Both countries needed to invent a system that allowed such diverse and mutually-suspicious entities to live together. They found two different systems.

In Lebanon, with a past of many brutal civil wars, they invented a way of sharing. The President is always a Maronite, the Prime Minister a Sunni, the commander of the army a Druze, and the Speaker of Parliament a Shiite.

When Israel invaded Lebanon in 1982, the Shiites in the south were the lowest on the ladder. They welcomed our soldiers with rice. But soon they realized that the Israelis had not come just to defeat their overbearing neighbors, but intended to stay. So the lowly Shiites started a very successful guerrilla campaign, in the course of which they became the most powerful community in Lebanon. They are led by Hizballah, the Party of Allah. But the system still holds.

The Syrians found another solution. They willingly submitted to a dictatorship, to hold the country together and assure internal peace.

The Bible tells us that when the Children of Israel decided that they needed a king, they chose a man called Saul who belonged to the smallest tribe, Binyamin. The modern Syrians did much the same: they submitted to a dictator from one of their smallest tribes: the Alawites.

The Assads are secular, anti-religious rulers – the very opposite of the fanatical, murderous Daesh. Many Muslims believe that the Alawites are not Muslims at all. Since Syria lost the Yom Kippur war against Israel, 44 years ago, the Assads have kept the peace on our border, though Israel has annexed the Syrian Golan Heights.

The civil war in Syria is still going on. Everybody is fighting against everybody. The diverse groups of “rebels”, created, financed and armed by the US, are now in a bad shape. There are several competing groups of Jihadists, who all hate the Jihadist Daesh. There is a Kurdish enclave, which wants to secede. The Kurds are not Arabs, but are mainly Muslims. There are Kurdish enclaves in neighboring Turkey, Iraq and Iran, whose mutual hostility prevents them making common cause.

And there is poor, innocent Donald Trump, who has sworn not to get involved in all this mess, and who is doing just that.

A day before, Trump was despised by half the American people, including most of the media. Just by launching a few missiles, he has won general admiration as a forceful and wise leader.

What does that say about the American people, and about humanity in general?

This article originally appeared on Gush-Shalom.org.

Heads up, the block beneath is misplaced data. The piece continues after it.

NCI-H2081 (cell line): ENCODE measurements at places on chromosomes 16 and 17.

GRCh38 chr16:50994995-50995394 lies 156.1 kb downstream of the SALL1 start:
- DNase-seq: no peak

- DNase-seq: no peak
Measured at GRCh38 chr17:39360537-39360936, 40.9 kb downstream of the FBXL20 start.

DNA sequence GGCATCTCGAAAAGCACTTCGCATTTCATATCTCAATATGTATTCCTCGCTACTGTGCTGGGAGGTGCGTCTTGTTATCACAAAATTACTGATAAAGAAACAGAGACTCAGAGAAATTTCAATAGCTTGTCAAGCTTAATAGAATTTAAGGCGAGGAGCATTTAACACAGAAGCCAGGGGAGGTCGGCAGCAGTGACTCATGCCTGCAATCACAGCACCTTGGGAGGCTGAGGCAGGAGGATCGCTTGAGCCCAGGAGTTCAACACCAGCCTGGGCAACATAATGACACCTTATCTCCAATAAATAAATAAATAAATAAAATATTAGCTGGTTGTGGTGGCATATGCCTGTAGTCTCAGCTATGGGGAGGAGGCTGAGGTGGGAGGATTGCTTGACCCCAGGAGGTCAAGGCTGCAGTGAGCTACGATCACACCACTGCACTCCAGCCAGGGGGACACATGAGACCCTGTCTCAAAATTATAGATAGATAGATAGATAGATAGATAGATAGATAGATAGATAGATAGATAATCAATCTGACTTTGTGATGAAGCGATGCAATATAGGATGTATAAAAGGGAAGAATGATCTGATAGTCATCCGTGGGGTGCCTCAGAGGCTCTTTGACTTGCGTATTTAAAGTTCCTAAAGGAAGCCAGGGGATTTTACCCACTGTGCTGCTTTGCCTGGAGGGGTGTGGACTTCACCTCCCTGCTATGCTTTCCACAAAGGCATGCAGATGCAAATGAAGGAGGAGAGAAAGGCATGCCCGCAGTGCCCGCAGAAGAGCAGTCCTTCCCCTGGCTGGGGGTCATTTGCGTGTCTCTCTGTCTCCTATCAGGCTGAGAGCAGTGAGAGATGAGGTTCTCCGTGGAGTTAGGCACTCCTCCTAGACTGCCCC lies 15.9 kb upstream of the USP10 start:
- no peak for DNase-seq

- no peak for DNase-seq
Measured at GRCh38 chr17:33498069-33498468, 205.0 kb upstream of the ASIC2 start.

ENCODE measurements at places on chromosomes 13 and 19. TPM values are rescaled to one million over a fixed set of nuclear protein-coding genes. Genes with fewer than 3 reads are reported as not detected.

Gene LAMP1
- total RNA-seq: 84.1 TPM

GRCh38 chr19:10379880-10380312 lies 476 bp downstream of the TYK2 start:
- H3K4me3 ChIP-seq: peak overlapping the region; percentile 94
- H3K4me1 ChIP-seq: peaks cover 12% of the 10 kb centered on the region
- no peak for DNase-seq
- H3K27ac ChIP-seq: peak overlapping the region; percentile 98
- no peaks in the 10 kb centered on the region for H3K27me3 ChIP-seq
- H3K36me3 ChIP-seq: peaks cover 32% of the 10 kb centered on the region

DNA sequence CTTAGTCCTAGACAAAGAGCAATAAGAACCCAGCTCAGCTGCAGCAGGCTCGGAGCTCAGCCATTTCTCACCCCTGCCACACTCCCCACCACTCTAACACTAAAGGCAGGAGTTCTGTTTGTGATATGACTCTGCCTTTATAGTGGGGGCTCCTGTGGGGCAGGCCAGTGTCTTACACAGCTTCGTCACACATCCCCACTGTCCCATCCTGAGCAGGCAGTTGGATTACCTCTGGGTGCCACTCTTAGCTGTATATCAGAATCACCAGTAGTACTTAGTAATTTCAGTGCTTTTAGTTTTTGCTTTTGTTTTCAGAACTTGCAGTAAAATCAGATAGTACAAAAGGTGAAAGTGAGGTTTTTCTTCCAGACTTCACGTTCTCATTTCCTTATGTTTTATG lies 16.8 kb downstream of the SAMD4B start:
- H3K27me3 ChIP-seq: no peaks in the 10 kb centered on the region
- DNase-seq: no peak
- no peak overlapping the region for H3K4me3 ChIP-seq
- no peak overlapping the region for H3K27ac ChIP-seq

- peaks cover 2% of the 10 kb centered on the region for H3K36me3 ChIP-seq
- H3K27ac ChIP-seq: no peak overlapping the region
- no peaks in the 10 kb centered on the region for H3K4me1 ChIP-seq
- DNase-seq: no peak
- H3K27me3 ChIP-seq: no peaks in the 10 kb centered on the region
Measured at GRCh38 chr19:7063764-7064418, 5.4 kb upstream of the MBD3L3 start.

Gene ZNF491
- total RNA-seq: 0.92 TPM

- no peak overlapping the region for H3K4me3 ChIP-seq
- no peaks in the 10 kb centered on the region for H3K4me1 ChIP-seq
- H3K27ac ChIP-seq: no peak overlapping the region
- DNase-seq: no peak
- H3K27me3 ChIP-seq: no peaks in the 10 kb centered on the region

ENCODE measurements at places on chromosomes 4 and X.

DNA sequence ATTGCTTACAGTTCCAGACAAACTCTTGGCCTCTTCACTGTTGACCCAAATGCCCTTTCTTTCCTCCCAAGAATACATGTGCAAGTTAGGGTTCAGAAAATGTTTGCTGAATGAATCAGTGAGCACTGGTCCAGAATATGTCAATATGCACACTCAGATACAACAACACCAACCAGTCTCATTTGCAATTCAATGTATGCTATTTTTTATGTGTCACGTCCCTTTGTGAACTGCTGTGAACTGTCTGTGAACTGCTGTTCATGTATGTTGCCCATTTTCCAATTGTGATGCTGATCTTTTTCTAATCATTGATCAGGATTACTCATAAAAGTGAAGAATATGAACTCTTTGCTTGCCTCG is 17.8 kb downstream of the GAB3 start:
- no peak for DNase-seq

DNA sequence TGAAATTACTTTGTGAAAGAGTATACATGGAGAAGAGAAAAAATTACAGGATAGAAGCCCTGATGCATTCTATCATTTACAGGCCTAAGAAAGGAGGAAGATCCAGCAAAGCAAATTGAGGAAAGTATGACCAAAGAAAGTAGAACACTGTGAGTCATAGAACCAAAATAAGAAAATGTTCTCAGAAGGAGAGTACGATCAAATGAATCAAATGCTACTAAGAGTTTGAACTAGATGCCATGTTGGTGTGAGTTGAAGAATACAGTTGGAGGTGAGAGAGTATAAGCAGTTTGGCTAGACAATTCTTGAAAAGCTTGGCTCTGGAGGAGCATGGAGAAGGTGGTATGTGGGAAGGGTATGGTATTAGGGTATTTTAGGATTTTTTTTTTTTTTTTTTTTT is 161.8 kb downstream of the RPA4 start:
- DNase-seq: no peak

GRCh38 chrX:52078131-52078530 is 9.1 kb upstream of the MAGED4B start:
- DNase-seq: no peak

Go to Source

Canada wins Singapore Sevens all-American final

SINGAPORE: Canada beat the US 26-19 to win their maiden World Series Sevens title on Sunday and cap a day of extraordinary upsets that culminated in the first ever all-American final.
The Canadians regained their composure after squandering a 19-0 lead as their North American neighbors leveled the final at 19-19 to score the winning try through Lucas Hammond less than two minutes from the end, denying the US their second tournament success after winning at London in 2015.
“We made a couple of mistakes but the character of the team came through,” Canadian coach Damian McGrath told AFP.
“This is huge for Canadian rugby. We’ve lost $1 million in funding, our 15s results have been poor, so this just gives us a shot in the arm. It’s a big deal for us.”
For the US, it was a bittersweet moment. The Eagles made the final after losing in the semis at each of the last three World Series tournaments but coach Mike Friday told AFP the Americans lost the final because they gave Canada too big a start.
“The long and short of it is this, you can’t gift anyone 19 points and expect to win a cup final,” Friday said. “They were always going to get another chance and even though we got back to 19-all, the game was really lost by us in that first five minutes.”
Canada had never won a World Series title before and earned their way into the final the hard way, beating traditional powerhouses New Zealand 26-14 in the quarterfinals then England 17-5 in the semis.
The US also upset rugby’s established giants by beating Olympic champions Fiji 24-19 in the quarters then Australia 40-7 in the semis but their slow start cost them dearly.
Canada scored three tries inside the first five minutes through Matt Mullins, Harry Jones and Mike Fuailefau but a lapse in concentration let the US back in.
Perry Baker, the leading tryscorer for the series, scored a brilliant solo try to ignite the US comeback and then Stephen Tomasin dived over in the corner to cut the margin to 19-12 at halftime.
“We had more chances but we needed to execute and we just didn’t do it.”
Baker scored again shortly after the re-start to tie the scores as the US seized the momentum but Canada re-settled and got the winner through Hammond to seal the victory.
“It’s awesome,” Hammond told AFP. “It’s pretty emotional for all of us because it’s been a long time coming.
“It shows how far the sport has come, not just in Canada but also the States and it’s only going to get better from here.”
South Africa extended their lead in the championship standings to 25 points with two rounds to go despite finishing sixth, the first time this season they have not made the final.
“We were very fortunate to extend our lead,” South Africa coach Neil Powell told AFP.
“If you had said to me coming into Singapore that we’d extend our lead by another two points we’d have gladly taken it but we’re not happy with our performances. We made a lot of mistakes and we were own worst enemies.”

SINGAPORE: Canada beat the US 26-19 to win their maiden World Series Sevens title on Sunday and cap a day of extraordinary upsets that culminated in the first ever all-American final.